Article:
|On this day in 1973 Thomas Pynchon’s Gravity’s Rainbow appeared, causing among the critics the sort of wonder and mayhem which begins the novel, as a V-2 rocket slams into 1944 London: “A screaming comes across the sky. It has happened before, but there is nothing to compare it to now….” The final verdicts ranged from “unreadable” to “masterpiece.” …read more|
February 28, 2011
February 27, 2011
February 26, 2011
On this day in 1956 Sylvia Plath described in her journal her first meeting with Ted Hughes: “…Then the worst thing happened, that big, dark, hunky boy, the only one there huge enough for me, who had been hunching around over women, and whose name I had asked the minute I had come into the room, but no one told me, came over and was looking hard in my eyes and it was Ted Hughes….” …read more
February 25, 2011
|On this day in 1830 Victor Hugo’s Hernani premiered in Paris. Though the play is rarely read or staged now, the opening night is regarded as one of the most momentous in French theater history, part of a larger and most theatrical conflict between the new-wave bohemians in Hugo’s “Romantic Army” (these included Dumas, Balzac and Berlioz) and the old-guard Classicists — a conflict soon decisively won. …read more|
Walker Books is launching marketing campaigns to support its picture book publishing and teen fiction ranges. Undercover, promoting a range of YA titles, will launch in March and a separate picture book campaign, Picture Book Picnic, will begin in April.
Joanne Owen, consumer marketing manager, said, “We wanted to find a way to pull together and cross-promote a range of titles within these two key areas. It makes a lot of sense to invest longer-term, and we envisage both campaigns will continue beyond this launch year.” Each campaign is backed by a five-figure budget. …read more
Booksellers and publishers in Egypt are re-opening their doors with “excitement about a new era in publishing” after the country’s revolution. Some publishers and booksellers became targets after supporters of the former Egyptian President, Hosni Mubarak, attacked symbols of democracy and freedom of speech in 18 days of protest. …read more
Hodder & Stoughton is gearing up for the launch of the final book in the Earth’s Children series, which began 35 years ago with an idea for a short story.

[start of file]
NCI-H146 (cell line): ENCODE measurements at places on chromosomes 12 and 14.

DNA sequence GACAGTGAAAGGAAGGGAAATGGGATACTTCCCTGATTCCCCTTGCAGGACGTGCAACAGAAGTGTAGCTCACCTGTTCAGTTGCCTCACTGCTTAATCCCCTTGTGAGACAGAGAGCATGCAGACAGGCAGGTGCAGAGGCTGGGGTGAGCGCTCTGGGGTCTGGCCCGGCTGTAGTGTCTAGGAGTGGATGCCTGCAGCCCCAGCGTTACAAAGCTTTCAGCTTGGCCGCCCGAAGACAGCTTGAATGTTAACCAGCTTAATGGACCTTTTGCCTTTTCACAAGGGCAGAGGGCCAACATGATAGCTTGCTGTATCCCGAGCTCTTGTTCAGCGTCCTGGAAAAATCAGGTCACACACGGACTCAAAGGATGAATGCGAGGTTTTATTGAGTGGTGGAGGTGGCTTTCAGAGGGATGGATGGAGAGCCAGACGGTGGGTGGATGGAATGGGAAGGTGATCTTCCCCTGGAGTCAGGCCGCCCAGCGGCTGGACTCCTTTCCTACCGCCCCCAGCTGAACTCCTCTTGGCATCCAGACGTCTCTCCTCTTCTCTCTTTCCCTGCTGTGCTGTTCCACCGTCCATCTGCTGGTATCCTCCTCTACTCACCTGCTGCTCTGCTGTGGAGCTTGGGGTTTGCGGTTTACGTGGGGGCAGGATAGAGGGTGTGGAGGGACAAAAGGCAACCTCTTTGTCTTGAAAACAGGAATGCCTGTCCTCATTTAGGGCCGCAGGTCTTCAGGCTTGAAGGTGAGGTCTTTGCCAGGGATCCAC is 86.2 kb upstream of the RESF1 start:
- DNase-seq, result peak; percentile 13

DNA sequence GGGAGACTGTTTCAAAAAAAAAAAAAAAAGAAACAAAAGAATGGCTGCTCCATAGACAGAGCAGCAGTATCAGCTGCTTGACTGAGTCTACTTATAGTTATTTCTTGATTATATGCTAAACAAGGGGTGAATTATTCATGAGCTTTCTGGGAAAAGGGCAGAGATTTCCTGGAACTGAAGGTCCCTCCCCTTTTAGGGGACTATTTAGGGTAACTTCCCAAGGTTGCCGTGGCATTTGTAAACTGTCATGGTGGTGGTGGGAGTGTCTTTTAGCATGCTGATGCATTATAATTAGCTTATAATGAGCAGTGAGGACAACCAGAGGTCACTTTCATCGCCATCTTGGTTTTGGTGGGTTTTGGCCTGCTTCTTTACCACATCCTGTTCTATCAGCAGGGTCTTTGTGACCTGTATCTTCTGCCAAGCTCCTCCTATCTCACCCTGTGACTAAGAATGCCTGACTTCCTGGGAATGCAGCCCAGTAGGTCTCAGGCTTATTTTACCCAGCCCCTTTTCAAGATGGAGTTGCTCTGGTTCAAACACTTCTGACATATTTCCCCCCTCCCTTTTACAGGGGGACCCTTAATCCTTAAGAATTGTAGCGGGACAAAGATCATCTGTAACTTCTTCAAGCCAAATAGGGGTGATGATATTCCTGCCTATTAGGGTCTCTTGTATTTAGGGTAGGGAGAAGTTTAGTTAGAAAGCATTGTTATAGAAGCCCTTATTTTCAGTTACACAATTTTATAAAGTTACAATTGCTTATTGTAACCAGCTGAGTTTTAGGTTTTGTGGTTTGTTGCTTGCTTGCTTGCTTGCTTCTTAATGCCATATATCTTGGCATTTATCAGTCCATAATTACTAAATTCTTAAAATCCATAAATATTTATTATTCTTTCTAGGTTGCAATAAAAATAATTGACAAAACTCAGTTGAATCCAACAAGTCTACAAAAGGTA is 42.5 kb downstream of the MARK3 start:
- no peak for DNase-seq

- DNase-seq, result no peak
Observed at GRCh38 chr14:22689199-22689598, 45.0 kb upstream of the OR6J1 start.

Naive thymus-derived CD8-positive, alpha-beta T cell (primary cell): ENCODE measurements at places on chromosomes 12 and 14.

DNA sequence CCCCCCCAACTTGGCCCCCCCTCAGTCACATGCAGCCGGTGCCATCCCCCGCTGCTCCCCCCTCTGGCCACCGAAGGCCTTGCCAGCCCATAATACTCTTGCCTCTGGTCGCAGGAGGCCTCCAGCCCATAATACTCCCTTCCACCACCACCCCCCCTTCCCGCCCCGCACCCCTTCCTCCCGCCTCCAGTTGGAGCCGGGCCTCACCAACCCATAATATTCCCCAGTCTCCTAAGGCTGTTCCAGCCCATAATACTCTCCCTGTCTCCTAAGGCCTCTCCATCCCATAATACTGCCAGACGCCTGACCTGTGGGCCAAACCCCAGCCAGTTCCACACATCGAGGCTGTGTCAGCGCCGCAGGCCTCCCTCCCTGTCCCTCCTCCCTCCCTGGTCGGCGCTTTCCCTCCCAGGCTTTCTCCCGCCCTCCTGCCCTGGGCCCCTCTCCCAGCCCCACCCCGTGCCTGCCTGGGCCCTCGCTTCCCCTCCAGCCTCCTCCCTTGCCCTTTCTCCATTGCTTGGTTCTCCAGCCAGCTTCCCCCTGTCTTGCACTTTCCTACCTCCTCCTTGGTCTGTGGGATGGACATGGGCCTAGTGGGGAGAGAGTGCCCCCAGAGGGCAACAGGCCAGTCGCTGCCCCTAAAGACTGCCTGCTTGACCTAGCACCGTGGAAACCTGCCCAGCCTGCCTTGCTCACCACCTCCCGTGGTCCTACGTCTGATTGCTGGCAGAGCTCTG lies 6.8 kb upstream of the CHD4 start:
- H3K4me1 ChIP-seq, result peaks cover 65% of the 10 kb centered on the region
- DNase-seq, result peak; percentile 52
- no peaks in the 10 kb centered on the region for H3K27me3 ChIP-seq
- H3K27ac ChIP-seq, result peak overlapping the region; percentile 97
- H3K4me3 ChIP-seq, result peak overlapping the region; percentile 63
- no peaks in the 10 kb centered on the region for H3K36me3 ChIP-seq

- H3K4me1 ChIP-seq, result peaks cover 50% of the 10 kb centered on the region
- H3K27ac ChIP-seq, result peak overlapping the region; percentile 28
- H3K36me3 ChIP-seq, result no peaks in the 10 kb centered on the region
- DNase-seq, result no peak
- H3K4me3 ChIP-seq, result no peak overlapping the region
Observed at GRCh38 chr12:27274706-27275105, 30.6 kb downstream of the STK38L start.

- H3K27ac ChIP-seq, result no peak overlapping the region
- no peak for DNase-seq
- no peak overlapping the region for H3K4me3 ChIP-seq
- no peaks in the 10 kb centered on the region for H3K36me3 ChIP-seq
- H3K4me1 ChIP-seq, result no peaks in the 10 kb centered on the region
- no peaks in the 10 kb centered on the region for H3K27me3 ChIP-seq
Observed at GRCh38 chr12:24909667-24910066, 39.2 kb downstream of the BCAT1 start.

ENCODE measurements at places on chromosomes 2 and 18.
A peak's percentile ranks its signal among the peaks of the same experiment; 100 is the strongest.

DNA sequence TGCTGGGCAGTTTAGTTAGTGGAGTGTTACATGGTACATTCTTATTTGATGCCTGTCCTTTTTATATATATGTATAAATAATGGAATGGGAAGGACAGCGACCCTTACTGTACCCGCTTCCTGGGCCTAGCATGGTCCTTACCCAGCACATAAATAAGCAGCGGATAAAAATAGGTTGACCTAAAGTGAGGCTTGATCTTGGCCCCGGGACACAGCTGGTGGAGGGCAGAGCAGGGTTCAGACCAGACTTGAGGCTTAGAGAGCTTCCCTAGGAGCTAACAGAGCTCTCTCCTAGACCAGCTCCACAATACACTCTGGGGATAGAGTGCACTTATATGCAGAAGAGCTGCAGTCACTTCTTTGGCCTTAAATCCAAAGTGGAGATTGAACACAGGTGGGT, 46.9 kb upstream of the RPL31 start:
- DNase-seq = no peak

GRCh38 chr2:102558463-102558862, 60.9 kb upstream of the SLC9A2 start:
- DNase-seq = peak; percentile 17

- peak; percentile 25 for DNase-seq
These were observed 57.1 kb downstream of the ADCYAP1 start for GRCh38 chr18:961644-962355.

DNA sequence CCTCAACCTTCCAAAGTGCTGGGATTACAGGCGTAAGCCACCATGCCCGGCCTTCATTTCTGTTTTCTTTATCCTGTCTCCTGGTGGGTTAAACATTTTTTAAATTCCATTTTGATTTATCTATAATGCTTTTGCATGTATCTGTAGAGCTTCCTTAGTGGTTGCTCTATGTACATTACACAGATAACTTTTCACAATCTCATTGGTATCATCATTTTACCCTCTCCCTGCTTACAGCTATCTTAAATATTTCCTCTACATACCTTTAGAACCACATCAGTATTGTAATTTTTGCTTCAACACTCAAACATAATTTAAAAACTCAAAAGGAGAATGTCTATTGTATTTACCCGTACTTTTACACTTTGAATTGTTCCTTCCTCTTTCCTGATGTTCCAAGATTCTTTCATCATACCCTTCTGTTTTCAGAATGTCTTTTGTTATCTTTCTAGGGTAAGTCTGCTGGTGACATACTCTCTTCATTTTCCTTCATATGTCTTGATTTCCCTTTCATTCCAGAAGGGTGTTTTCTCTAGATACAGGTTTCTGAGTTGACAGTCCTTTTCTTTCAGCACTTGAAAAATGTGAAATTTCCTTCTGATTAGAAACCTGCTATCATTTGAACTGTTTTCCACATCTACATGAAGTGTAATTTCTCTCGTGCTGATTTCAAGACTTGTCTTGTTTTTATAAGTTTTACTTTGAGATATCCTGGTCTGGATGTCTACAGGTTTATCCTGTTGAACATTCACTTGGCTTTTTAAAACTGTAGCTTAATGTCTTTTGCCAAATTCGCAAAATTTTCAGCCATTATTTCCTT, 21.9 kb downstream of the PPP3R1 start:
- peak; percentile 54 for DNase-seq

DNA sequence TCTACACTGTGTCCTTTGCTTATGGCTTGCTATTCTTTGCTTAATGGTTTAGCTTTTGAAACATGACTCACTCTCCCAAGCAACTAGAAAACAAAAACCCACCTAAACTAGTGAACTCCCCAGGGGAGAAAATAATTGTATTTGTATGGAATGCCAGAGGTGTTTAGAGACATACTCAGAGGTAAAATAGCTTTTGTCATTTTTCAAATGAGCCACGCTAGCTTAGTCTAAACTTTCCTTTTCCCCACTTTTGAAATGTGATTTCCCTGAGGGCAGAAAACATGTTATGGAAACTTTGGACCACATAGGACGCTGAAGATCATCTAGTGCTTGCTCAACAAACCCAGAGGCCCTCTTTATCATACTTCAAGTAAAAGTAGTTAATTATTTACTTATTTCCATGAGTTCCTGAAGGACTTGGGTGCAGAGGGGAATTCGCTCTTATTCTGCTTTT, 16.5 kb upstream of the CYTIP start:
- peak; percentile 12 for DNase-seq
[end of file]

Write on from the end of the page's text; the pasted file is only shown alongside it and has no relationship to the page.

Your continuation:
The Land of Painted Caves will be the sixth novel in Jean M Auel’s series which follows Ayla, a girl orphaned in an earthquake and brought up by a clan of Neanderthals before becoming a wife, mother and now in the last book a wise woman of the Ninth Cave, a group of Cro-Magnons in south-west France. The fifth novel, Shelters of Stone, was published nine years ago, selling 2.3 million copies worldwide in its first six months.
By Audrey Watters
The Internet Archive, in conjunction with 150 libraries, has rolled out a new 80,000 e-book lending collection today on OpenLibrary.org. This means that library patrons with an OpenLibrary account can check out any of these e-books.
The hope is that this effort will help libraries make the move to digital book lending. “As readers go digital, so are our libraries,” says Brewster Kahle, founder and Digital Librarian of the Internet Archive.
This new digital lending system will allow library patrons to borrow up to 5 e-books at a time for up to 2 weeks. ….read more
by Daisy Maryles
All coverage of the official opening on February 20 of the 25th Jerusalem International Book Fair focused on British author Ian McEwan’s acceptance of the Jerusalem Book Prize, Israel’s highest literary honor. The celebrated author had been besieged with demands that he boycott the prize and his trip to Jerusalem. ”It will make him a collaborator with Israel’s worst human rights offenders,” was how the London newspaper The Guardian put it. McEwan told the standing room only crowd that “since accepting the invitation to Jerusalem, my time has not been peaceful.”